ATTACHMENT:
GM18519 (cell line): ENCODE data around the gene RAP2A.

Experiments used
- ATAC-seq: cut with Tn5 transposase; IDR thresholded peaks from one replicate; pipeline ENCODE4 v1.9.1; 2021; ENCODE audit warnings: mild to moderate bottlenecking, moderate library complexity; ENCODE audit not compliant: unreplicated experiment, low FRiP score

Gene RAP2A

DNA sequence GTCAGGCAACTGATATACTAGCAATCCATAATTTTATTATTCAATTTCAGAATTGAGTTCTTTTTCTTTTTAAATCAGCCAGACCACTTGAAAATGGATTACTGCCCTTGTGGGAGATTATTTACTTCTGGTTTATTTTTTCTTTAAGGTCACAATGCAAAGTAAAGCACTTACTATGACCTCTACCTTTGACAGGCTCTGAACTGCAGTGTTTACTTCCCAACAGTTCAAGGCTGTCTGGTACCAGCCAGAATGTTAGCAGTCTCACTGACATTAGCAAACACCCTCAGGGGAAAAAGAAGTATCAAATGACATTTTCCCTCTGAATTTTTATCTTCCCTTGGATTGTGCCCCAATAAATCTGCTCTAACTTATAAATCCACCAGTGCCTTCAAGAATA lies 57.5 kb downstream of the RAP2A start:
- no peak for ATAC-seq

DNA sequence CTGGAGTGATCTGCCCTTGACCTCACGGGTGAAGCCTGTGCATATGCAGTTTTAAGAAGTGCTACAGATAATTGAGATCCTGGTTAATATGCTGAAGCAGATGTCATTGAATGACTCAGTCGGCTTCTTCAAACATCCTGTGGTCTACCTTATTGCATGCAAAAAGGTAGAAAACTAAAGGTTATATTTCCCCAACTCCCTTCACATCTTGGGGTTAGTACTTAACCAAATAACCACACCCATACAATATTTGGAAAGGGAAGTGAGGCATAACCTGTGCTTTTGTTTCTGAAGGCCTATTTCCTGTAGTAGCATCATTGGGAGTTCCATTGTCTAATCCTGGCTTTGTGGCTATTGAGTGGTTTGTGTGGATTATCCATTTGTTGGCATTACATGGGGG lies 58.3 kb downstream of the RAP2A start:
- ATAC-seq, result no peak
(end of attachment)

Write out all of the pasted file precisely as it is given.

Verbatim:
GM18519 (cell line): ENCODE data around the gene RAP2A.

Experiments used
- ATAC-seq: cut with Tn5 transposase; IDR thresholded peaks from one replicate; pipeline ENCODE4 v1.9.1; 2021; ENCODE audit warnings: mild to moderate bottlenecking, moderate library complexity; ENCODE audit not compliant: unreplicated experiment, low FRiP score

Gene RAP2A

DNA sequence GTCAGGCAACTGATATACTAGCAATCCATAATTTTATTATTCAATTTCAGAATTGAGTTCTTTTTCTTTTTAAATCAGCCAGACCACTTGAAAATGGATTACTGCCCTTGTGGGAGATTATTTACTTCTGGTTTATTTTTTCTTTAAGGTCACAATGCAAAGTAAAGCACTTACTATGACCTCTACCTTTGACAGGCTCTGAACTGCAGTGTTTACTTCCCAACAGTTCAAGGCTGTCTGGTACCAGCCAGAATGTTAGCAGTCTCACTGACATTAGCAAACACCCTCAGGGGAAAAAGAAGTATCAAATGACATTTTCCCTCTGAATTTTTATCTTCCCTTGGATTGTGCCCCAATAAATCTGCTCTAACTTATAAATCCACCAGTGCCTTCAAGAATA lies 57.5 kb downstream of the RAP2A start:
- no peak for ATAC-seq

DNA sequence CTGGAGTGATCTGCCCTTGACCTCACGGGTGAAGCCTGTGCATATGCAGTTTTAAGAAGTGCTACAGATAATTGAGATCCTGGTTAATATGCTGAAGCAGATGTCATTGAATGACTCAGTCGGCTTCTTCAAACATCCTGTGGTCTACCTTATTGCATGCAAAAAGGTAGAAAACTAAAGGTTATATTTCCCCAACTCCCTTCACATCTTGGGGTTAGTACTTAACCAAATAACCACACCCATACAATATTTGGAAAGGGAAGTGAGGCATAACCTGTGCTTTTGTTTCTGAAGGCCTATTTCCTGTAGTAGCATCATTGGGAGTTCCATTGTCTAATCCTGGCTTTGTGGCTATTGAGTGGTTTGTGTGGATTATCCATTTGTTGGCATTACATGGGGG lies 58.3 kb downstream of the RAP2A start:
- ATAC-seq, result no peak